Big Guns on Clapham Common

Guns on Clapham Common

Every now and then something comes along that makes Love Clapham go “holy crap” and this picture is one of them, found in a book by Clapper Christopher Anderson. During World War II, Clapham Common was used for more than buff posturing joggers, it was the location of four large anti-aircraft guns (pictured above). In the picture you can also see trenches, huts and possibly soldiers doing exercises. This is so far removed from the Clapham Common of today it’s hard to comprehend what it was like. Thankfully, the BBC has a report from a lady called Jean Vines who lived in the area at the time. Jean talks about cycling across Clapham Common to get to school with a very real “danger of being hit by shrapnel from the four big guns on Clapham Common”. Fascinating!

4 thoughts on “Big Guns on Clapham Common

  1. Yes, probably! In the background I think I can make out the old hotel in the middle of the North side of the common… but it would definitely make sense. Strange that they wouldn’t just flatten them out again though.

  2. I think they were probably more interested in building houses and rehoming and feeding people than flattening lumps on a common, did anyone see the Time Team programme on Shooters Hill in London? Pretty sure those lumps of concrete I have tripped over on many occasions were part of the moorings for our own barrage balloon. So key defence for our city if the Nazi’s had invaded.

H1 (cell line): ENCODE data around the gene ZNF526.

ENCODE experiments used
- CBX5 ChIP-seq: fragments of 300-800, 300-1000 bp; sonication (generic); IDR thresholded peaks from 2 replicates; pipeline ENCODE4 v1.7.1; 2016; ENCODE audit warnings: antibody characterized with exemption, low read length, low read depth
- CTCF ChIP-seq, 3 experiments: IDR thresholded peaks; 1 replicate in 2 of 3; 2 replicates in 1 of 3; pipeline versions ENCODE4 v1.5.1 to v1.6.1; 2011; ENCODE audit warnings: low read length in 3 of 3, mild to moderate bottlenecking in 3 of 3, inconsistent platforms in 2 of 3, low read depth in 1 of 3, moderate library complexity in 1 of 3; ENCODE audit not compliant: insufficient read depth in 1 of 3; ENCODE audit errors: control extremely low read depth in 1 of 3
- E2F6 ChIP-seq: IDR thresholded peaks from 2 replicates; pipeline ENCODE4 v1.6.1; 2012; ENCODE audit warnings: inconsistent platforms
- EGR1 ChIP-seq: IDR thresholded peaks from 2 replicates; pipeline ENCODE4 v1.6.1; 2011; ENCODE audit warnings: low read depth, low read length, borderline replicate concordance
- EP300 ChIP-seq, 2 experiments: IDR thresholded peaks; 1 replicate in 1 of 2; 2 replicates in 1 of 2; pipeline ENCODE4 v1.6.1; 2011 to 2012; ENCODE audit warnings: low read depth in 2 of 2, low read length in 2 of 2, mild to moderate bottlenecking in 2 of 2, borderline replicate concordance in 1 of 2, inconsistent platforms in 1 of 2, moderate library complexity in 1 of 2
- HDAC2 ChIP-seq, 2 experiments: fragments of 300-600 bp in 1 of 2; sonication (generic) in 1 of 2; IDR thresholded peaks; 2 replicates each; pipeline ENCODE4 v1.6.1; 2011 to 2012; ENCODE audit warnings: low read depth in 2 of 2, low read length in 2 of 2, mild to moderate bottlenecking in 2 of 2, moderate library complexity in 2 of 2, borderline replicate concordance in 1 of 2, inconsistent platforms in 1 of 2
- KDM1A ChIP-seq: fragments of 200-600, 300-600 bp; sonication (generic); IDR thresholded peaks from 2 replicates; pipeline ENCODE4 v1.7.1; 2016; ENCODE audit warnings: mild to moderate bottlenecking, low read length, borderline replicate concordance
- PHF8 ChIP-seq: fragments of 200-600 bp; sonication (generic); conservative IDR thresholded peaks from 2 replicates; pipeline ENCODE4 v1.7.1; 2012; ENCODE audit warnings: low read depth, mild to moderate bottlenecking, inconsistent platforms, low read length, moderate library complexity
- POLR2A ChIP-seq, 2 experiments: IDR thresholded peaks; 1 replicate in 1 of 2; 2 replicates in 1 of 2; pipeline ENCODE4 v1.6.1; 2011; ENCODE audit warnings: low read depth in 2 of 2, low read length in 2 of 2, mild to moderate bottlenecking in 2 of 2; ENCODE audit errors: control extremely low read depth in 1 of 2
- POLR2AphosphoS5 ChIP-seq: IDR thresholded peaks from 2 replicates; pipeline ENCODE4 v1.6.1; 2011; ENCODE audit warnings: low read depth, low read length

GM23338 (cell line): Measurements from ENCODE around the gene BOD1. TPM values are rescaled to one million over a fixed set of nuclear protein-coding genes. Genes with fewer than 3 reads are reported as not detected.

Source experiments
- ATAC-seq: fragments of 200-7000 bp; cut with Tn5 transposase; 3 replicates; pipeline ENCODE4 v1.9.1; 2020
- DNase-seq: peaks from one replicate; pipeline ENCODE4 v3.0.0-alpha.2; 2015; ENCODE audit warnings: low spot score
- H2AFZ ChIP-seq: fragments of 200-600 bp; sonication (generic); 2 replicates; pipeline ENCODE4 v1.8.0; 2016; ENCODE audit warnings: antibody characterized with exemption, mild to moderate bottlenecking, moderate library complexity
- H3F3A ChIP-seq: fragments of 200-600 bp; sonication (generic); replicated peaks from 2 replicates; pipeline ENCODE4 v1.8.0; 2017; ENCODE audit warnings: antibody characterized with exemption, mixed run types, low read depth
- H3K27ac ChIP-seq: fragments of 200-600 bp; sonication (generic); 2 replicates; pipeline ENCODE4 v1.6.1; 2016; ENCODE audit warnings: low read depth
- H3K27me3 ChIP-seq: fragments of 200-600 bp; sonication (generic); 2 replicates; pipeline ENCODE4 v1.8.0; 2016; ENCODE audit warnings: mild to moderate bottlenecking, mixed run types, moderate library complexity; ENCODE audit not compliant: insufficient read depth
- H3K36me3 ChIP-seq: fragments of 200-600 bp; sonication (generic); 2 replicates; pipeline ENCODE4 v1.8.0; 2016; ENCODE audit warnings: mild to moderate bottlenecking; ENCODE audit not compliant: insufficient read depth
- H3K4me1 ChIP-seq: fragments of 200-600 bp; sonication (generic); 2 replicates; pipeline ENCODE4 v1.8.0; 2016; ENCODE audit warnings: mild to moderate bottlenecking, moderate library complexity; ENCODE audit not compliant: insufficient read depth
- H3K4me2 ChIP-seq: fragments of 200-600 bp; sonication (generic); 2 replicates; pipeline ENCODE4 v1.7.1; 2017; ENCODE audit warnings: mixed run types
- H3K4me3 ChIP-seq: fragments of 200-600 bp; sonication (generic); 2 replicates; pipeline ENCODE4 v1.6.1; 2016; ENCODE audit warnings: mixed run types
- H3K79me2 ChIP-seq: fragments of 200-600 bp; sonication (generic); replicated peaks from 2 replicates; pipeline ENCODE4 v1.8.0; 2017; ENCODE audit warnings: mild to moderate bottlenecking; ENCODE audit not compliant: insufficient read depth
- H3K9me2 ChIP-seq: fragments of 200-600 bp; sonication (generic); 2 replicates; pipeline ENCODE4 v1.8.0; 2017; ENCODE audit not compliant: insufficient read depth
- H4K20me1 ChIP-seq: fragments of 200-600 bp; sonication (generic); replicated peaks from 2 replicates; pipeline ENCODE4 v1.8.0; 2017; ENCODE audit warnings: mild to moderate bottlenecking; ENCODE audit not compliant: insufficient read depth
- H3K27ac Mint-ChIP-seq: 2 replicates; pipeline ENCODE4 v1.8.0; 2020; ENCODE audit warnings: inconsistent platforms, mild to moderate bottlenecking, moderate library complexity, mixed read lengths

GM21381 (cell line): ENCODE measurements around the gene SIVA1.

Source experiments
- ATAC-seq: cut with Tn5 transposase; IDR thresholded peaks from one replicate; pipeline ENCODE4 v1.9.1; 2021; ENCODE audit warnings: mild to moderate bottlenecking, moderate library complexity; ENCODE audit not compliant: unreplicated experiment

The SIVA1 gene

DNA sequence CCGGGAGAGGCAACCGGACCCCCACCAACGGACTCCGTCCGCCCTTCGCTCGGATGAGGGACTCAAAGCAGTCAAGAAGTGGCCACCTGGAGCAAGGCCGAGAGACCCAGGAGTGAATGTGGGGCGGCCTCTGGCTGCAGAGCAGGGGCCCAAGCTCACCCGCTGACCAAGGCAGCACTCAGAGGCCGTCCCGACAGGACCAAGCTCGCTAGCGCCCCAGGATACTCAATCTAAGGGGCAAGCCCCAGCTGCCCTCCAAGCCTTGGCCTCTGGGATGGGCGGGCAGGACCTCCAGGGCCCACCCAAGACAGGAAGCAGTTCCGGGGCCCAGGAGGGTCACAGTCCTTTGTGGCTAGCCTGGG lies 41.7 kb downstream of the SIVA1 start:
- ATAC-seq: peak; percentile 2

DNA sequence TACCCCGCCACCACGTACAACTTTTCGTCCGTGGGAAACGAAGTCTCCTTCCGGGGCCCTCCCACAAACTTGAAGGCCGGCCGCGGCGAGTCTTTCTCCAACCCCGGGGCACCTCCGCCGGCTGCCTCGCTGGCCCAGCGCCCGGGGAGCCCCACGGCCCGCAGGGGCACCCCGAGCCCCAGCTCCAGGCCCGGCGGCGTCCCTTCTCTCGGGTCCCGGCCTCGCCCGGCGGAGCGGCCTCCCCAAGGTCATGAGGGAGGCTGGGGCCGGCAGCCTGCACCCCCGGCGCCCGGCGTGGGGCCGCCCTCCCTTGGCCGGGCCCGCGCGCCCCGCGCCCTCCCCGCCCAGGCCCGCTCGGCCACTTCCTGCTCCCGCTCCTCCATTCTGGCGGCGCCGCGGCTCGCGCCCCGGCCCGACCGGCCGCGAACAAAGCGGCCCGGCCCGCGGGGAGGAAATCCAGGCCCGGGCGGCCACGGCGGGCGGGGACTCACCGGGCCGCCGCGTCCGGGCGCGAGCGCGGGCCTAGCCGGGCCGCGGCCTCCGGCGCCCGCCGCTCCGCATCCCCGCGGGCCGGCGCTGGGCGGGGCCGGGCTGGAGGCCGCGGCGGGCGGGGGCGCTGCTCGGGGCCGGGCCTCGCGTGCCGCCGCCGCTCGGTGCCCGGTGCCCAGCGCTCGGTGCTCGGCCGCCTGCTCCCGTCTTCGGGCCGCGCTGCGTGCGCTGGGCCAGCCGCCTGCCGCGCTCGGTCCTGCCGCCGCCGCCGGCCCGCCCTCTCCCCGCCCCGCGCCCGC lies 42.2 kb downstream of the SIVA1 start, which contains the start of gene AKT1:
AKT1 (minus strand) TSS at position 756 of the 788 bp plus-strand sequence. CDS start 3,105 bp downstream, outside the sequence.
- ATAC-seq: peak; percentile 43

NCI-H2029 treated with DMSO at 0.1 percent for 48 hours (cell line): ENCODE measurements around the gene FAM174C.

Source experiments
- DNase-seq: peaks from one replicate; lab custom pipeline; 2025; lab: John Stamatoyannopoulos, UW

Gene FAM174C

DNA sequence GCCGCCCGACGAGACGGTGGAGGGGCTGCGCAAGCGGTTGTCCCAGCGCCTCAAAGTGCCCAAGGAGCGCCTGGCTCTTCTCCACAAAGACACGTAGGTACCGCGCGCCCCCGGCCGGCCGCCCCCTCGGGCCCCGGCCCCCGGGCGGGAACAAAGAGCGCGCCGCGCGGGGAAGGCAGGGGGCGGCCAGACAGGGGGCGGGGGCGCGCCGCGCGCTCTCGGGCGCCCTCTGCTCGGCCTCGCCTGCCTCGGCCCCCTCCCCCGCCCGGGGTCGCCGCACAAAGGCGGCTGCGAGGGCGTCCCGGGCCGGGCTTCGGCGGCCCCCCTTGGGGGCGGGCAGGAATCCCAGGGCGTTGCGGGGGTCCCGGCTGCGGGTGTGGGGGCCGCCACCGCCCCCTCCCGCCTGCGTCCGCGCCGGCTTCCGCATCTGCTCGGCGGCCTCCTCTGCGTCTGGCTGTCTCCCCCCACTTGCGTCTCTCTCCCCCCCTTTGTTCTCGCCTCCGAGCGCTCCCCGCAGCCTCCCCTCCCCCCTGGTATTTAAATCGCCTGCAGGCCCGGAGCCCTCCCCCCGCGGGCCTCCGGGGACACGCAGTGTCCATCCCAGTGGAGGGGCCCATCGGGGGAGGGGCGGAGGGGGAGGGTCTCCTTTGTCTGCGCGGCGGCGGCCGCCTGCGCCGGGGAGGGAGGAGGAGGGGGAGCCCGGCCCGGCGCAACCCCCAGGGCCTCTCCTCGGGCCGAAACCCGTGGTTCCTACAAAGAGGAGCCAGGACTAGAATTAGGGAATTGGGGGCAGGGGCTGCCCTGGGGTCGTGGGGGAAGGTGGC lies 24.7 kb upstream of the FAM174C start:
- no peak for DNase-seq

3. Thank you for posting this pic; one of my late father’s many ack-ack (anti-aircraft battery) postings while in the Royal Artillery during the war was as a member of the gun crew at the above gun-site. Before he died in ’07 I recorded his war memories which included his recollections of “firing for three days and nights non-stop” as the city was bombed. Being green-fingered he also dug and planted a garden-plot within the perimeter wire. He also recalls being ‘on the khazi’ when a doodlebug (V1) hit nearby sucking out the windows and “dropping them down to the ground as if placed there”. He ‘confessed’ the presence of the gun-site meant a lot of metal went up and came down but the local people expressed their gratitude nonetheless. He ended his six years of war service in India back in the infantry. All this seems so far removed from ‘our world’ today doesn’t it? Happy Christmas to you all!

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